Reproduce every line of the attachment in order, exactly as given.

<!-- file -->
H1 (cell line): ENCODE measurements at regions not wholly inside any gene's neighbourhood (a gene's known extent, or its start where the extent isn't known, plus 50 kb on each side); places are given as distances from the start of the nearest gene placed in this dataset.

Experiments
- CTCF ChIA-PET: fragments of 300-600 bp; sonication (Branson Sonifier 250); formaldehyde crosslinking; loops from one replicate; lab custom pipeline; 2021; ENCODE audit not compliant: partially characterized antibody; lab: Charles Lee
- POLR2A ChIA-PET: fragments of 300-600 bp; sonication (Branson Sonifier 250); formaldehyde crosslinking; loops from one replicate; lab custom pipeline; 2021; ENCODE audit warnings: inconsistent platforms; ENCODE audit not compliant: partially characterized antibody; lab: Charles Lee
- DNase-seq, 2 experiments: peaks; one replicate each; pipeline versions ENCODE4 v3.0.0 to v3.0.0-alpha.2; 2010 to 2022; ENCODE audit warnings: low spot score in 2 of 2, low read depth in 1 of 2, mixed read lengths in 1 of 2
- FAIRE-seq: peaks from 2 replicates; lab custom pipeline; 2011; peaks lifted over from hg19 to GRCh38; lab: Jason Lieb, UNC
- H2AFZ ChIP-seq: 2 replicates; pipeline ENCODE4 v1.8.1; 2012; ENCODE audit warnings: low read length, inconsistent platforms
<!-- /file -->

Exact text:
H1 (cell line): ENCODE measurements at regions not wholly inside any gene's neighbourhood (a gene's known extent, or its start where the extent isn't known, plus 50 kb on each side); places are given as distances from the start of the nearest gene placed in this dataset.

Experiments
- CTCF ChIA-PET: fragments of 300-600 bp; sonication (Branson Sonifier 250); formaldehyde crosslinking; loops from one replicate; lab custom pipeline; 2021; ENCODE audit not compliant: partially characterized antibody; lab: Charles Lee
- POLR2A ChIA-PET: fragments of 300-600 bp; sonication (Branson Sonifier 250); formaldehyde crosslinking; loops from one replicate; lab custom pipeline; 2021; ENCODE audit warnings: inconsistent platforms; ENCODE audit not compliant: partially characterized antibody; lab: Charles Lee
- DNase-seq, 2 experiments: peaks; one replicate each; pipeline versions ENCODE4 v3.0.0 to v3.0.0-alpha.2; 2010 to 2022; ENCODE audit warnings: low spot score in 2 of 2, low read depth in 1 of 2, mixed read lengths in 1 of 2
- FAIRE-seq: peaks from 2 replicates; lab custom pipeline; 2011; peaks lifted over from hg19 to GRCh38; lab: Jason Lieb, UNC
- H2AFZ ChIP-seq: 2 replicates; pipeline ENCODE4 v1.8.1; 2012; ENCODE audit warnings: low read length, inconsistent platforms